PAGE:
These are some serious rad chicks, and are candidates for one of the coolest families in the music biz. Haim were up at the top of my festival to-do this year; they didn’t disappoint and provided a set that was as unexpected as it was enjoyable. Playing towards the end of the day on Sunday, on what was for the most part an overcast afternoon with hints of mist, the sisters from LA county brought the sun out to huge cheers from revellers down at the main stage, and created another weekend high point. The girls shied away from playing their album from start to finish, preferring off-the-cuff jams that reminded me of Jack White, amazing. Haim have showmanship in spades, and are as entertaining to watch as they are enjoyable to hear. Este Haim, bass player and QUEEN of bassface, was probably the highlight. Thank you mega-screen for such a clear closeup.


Cut Copy

Dancing. So much dancing. Dreamy, fast, effervescent Australian electro-poppers Cut Copy closed out Saturday night on the Bigfoot stage to a huge crowd, keeping us late night festivalers warm well passed midnight. The boys focused mainly on banging out tracks from their latest album Free Your Mind, which definitely is their most danceable album to date, but did pay tribute to old favourites of mine such as “Lights and Music,” and “Strangers in the Wind.” The visuals left a bit to be desired, usually the late night electronic act is ripe with confetti, inflatable objects of every kind and tripped-out videos on the big screens – most of which I didn’t notice during the set. Either way, it was a big get-loose moment for the weekend, and kept me going until sunrise.

Queens of the Stone Age 

Now, this was probably the biggest – and most welcome – surprise for me this year. Veteran rockers Queens of the Stone Age were not on my festival to do list specifically, and I’ve seen them perform in various capacities, including last years Squamish Valley Music Festival. In the past I hadn’t been wowed, wooed or left with a lasting impression. This time however, Queens played harder, cleaner, heavier and with an execution worthy of over a decade of hits, tours and sold-out arenas. “I Wanna Make it With Chu” stood out for me as a high point of the weekend, with easily 10,000 back-up singers aiding the band. Closing out the main stage on the final night of the festival is a big task, and usually doomed by over-tired and over-cooked festivalers who generally stare blankly at the stage or opt-out entirely, but Queens had a full audience in their hands, and judging by the pain in my neck this week, it was a hair-thrashing bonanza that I won’t soon forget.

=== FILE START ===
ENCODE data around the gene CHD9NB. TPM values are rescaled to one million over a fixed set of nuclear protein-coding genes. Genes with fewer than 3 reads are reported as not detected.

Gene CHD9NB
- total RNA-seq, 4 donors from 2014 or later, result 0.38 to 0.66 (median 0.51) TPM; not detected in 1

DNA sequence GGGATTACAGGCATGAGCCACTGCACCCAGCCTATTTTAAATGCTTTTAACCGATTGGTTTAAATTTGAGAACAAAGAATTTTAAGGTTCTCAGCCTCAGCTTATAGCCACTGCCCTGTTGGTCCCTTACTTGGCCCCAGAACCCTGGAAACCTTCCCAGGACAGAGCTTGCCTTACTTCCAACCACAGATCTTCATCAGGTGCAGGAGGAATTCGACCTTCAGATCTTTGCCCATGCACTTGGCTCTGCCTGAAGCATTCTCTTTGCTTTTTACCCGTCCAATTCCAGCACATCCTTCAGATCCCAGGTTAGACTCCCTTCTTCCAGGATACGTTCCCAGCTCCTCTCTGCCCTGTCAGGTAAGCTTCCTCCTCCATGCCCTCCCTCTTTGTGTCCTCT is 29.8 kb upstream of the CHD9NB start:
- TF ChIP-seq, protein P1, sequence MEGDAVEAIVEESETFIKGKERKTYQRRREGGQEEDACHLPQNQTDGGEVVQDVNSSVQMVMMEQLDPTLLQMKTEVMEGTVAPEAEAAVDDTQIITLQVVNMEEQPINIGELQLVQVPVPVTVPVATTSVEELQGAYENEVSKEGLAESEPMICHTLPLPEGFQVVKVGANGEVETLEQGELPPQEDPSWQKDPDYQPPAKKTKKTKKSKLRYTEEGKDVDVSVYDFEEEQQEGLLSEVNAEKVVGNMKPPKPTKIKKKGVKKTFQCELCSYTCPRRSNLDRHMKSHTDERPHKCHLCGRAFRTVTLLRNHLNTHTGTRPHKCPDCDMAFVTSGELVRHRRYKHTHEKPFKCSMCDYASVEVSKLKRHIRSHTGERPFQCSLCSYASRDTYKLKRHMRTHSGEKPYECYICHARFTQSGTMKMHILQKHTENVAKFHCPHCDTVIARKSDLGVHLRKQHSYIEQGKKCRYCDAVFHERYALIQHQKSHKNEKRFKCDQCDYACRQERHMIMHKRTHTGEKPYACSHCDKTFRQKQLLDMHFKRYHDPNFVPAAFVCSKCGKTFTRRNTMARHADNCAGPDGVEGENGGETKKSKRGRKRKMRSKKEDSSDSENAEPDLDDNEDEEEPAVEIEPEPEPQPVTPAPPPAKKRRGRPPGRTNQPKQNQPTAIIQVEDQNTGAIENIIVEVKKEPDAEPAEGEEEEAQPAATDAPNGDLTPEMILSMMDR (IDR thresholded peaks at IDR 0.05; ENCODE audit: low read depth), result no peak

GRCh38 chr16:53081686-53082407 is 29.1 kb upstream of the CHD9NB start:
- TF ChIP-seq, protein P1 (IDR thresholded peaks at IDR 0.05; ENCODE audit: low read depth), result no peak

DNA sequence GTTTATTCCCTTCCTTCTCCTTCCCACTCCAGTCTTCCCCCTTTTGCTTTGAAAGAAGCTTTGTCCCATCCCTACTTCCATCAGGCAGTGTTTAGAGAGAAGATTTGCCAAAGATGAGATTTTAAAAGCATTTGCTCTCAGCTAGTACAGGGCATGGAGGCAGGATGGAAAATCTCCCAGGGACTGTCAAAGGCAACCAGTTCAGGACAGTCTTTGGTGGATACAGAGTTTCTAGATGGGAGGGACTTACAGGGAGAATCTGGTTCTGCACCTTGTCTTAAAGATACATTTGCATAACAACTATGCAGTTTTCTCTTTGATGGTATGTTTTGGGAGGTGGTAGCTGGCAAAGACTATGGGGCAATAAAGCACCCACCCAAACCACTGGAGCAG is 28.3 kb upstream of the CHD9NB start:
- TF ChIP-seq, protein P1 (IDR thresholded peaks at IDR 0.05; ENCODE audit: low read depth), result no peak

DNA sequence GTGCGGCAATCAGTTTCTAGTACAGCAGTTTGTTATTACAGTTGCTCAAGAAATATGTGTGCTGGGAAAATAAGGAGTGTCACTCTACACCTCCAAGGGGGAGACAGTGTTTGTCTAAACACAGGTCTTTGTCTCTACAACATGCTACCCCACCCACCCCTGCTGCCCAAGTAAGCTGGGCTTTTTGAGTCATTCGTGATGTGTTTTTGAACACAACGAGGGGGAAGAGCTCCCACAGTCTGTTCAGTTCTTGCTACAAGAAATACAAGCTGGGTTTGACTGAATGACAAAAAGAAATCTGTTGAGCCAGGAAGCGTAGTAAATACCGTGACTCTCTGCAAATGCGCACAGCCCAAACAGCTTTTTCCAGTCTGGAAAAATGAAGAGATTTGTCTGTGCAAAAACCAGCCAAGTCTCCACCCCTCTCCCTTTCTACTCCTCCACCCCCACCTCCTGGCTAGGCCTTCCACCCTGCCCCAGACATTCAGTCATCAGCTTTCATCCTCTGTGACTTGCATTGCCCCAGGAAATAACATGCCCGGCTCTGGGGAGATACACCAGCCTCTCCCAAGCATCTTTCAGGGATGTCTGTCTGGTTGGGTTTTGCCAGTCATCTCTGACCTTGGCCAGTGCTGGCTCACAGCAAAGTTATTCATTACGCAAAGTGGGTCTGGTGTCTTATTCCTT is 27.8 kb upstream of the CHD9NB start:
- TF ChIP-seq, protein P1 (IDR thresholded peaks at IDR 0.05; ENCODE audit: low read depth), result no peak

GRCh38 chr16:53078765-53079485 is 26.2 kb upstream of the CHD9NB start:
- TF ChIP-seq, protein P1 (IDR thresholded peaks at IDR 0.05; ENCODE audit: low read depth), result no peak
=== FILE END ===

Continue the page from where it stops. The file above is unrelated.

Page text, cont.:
All in all, the whole experience went off without a hitch. My only miss for 2014 was the cluster-fuck of a campsite this year. Very strict parking guidelines meant that about 40,000 cars were tightly lined up leaving little room for tents, and jumbling together to block pathways and killing a usually very communal campground. I’m not sure if they were expecting more campers, or if an overeager usher went too far to keep things organized, but in the end we ended up with a real mess, and what’s worse is there was plenty of extra unused room at the opposite end of the site! But, it didn’t taint the weekend much, it just meant more quality time was spent in the festival and not boozing on car tops at camp. Best year yet, next stop Tall Tree Festival.

WORDS: The Lion-at-Large